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Need a bit of help with this question.

We're given two invertible square $n\times n$ matrices $A$ and $B$ with entries in the reals.

We have to show that $AB$ is also invertible and then express $(AB)^{-1}$ in terms of $A$ and $B$.

I've managed to get the first part out.

Since $A$ is invertible, $Det(A)$ $\neq$ $0$. Similarily for $B, Det(B) \neq 0$

Also from the properties of Determinants: $Det(A)Det(B) = Det(AB)$ Hence $Det(AB) \neq 0$ and so $AB$ is invertible.

It's the second part that I need help. Thanks.

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  • $\begingroup$ Do you mean $(AB)^{-1}$ interms of $A$ and $B$? $\endgroup$ – minibuffer May 22 '14 at 13:05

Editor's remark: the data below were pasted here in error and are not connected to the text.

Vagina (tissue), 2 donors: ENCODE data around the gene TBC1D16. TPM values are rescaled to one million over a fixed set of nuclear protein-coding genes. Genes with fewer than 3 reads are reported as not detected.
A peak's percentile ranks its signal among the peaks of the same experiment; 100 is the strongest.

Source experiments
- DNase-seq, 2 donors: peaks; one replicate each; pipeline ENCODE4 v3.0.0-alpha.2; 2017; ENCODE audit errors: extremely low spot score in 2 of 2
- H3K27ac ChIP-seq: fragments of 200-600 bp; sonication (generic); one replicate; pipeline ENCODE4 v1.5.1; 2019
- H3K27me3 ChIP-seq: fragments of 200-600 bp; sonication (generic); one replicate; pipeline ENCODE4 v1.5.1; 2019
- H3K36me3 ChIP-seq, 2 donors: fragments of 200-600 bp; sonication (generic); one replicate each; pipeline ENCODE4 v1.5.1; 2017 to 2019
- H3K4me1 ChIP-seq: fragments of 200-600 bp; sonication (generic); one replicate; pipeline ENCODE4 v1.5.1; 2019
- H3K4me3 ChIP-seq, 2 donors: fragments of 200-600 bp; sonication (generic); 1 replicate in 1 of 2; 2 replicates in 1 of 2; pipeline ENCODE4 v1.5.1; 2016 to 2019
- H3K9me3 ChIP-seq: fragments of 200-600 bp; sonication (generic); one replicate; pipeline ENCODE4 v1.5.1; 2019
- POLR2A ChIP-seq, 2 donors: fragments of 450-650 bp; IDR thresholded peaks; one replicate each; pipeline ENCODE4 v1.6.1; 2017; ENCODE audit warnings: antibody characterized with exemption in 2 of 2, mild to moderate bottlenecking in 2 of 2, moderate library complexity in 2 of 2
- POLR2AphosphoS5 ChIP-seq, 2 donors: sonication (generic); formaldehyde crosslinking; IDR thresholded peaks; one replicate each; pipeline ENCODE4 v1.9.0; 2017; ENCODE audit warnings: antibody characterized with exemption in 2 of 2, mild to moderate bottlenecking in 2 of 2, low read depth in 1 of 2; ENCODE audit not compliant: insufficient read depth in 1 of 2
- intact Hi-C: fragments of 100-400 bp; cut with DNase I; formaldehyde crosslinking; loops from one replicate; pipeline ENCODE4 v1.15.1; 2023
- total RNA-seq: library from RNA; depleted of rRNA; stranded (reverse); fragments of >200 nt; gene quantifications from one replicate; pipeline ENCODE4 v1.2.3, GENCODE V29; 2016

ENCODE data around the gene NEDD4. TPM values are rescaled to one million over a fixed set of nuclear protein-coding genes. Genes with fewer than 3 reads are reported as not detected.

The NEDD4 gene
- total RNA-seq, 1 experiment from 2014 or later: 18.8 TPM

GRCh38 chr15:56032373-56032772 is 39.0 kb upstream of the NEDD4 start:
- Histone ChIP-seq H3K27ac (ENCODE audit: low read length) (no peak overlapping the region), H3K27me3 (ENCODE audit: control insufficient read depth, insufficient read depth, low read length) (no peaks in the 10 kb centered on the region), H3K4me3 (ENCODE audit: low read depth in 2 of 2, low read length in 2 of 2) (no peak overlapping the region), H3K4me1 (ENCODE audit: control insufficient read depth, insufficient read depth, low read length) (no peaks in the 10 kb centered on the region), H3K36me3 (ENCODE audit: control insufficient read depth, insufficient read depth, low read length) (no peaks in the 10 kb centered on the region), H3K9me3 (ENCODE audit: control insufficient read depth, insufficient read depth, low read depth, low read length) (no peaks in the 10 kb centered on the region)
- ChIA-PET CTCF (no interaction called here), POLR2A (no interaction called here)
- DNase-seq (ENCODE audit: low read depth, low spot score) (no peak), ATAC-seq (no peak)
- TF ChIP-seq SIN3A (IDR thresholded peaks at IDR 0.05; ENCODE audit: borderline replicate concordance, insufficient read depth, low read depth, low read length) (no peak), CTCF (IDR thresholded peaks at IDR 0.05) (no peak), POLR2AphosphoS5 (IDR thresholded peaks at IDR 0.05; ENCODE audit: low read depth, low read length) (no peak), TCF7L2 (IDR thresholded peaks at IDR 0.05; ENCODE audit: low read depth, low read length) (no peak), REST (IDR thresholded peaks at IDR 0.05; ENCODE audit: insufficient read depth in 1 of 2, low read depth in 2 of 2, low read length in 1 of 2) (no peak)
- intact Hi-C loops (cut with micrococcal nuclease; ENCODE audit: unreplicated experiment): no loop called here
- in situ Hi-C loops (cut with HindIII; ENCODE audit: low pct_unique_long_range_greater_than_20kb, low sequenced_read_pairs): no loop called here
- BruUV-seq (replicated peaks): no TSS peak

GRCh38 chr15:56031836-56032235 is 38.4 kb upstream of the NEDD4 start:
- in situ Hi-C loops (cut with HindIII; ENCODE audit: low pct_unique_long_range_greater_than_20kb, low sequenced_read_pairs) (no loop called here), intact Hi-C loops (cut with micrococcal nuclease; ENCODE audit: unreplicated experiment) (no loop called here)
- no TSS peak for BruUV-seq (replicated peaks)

• $\begingroup$ Sigh, you don't need determinants... $\endgroup$ – Nishant May 22 '14 at 13:17
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Assuming you mean $(AB)^{-1}$, there's a well-known simile that can help you finding the answer.

Think of $A$ and $B$ representing actions, like $A$ means putting on socks, $B$ means putting on shoes.

In the morning you do $AB$, socks first, then shoes.

In the evening you need to undo this, that is, do $(AB)^{-1}$. You will need to take off the socks, which is $A^{-1}$, and take off the shoes, which is $B^{-1}$. But what do you do first, that is, do you do $A^{-1} B^{-1}$ or $B^{-1} A^{-1}$?

Once you've got the right idea, just compute the product to see it is correct.

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Consider $B^{-1}A^{-1}$. Multiply with this matrix on both sides of $AB$. You'll get the identity each time. Note that since $A$ and $B$ are invertible $A^{-1}$ and $B^{-1}$ are well defined.

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Here's another way: let C be the inverse of AB. then ABC = I and CAB = I. Now try to get C by multiplying on the left and/or multiplying or the right so that you are finally left with expression of the form C = f(A, B). This is the mathematical form of Andreas Caranti's answer.

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